Jon Bartos’ Tips to Recruiting Success

On a 99-degree day in Vegas, Jon Bartos told Fordyce Forum attendees some of what’s made him a recruiting success.

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  • Attitude matters. “There’s no time for loser recruiters,” he said, smiling (as he played the Queen song “We Are the Champions”).
  • Practice the “golden rule.” Bartos’ gold-plated guideline is to never let an offer go out that could cause a candidate to say, “let me go away and think about it for a while.” You need to know what they need and want before the offer comes in. Bartos will kill a deal partway through the hiring process if it’s not going to work out, but he doesn’t wait for surprises at the end.
  • Manage time better. “We all just have to watch what we spend our time on,” he says. Some of the culprits he mentions: chatting with family on non-emergency calls, as well as picking up the phone to take incoming calls when you’re not sure who’s calling.
  • Change how you seek new business. You may be spending too much time pursuing new clients, and not enough getting more business and connections from existing clients.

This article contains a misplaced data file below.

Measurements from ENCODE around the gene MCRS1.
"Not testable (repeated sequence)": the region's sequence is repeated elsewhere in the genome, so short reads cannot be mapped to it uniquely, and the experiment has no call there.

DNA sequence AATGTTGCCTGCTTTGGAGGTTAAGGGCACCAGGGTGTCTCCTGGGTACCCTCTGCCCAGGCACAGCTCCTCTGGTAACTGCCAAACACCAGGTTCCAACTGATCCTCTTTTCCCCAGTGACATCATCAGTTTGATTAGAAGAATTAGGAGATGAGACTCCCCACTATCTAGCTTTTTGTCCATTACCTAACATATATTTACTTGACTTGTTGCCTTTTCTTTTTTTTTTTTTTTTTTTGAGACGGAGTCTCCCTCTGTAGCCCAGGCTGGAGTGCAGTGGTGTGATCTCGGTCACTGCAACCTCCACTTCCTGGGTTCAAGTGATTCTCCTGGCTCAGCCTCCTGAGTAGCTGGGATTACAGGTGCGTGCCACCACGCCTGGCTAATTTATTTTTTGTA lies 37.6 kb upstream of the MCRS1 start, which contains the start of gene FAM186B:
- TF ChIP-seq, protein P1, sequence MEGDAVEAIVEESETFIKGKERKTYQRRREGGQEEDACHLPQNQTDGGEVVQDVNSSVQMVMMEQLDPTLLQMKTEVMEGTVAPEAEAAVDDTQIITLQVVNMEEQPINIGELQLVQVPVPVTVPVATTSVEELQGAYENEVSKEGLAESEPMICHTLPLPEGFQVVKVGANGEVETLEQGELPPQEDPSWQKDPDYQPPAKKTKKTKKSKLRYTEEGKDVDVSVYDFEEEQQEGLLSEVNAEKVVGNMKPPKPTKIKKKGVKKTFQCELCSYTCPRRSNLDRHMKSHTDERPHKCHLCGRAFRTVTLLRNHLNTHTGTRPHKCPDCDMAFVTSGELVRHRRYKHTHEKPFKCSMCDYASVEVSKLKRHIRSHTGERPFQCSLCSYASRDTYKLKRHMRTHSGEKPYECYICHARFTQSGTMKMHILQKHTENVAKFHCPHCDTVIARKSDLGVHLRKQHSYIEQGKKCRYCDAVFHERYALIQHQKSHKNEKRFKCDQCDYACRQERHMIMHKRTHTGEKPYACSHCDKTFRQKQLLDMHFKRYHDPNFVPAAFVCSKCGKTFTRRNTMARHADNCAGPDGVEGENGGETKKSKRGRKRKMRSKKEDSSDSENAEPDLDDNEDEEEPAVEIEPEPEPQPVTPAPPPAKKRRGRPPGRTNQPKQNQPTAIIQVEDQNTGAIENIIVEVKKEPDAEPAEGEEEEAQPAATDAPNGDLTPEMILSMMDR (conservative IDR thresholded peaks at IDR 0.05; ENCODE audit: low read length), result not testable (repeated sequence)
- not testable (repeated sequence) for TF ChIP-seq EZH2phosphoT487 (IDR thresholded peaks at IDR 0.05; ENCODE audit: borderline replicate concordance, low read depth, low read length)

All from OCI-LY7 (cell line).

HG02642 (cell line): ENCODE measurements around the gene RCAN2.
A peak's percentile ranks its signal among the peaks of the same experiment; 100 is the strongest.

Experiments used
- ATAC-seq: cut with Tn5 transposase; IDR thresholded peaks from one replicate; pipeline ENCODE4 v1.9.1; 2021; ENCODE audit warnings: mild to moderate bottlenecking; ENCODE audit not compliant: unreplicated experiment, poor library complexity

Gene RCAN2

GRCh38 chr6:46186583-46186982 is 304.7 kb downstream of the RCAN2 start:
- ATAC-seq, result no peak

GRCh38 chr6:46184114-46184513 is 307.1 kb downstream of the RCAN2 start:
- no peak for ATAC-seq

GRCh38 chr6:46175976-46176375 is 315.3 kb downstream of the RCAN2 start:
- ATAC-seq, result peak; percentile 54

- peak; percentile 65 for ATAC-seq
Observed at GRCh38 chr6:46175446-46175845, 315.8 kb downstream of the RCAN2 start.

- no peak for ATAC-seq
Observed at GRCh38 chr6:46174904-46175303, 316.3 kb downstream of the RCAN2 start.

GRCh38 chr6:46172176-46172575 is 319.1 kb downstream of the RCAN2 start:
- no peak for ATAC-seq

• Use technology more wisely. Repeat the same processes (if they work), rather than reinventing them. Develop a research/recruiting checklist that works for you and stick with it.
  • Deliver within 3-5 days.
  • Make sure you’re working realistic, quality assignments. Bartos measures job orders on an A-B-C scale; if a client wants a VP who it’ll pay $50,000, for example, in a region where salaries are $75,000, that’s a red flag.
  • Pre-qualify and re-qualify. You may, for example, be very surprised to find your candidate — even a very high-income earner — has declared bankruptcy. Depending on the job, that may not be a deal-breaker, but it’s the kind of thing you can miss by making assumptions.
  • Set expectations. The candidate needs to know what to expect from you, such as when you’ll be returning their calls. At the same time, they should know what you expect from them.
  • Be insightful. The more you know a client, the more you know a candidate, the more you know an industry, the better off you’ll be. “You have to know the marketplace better than everyone else,” he says. “You get that, and guess what: game over.”

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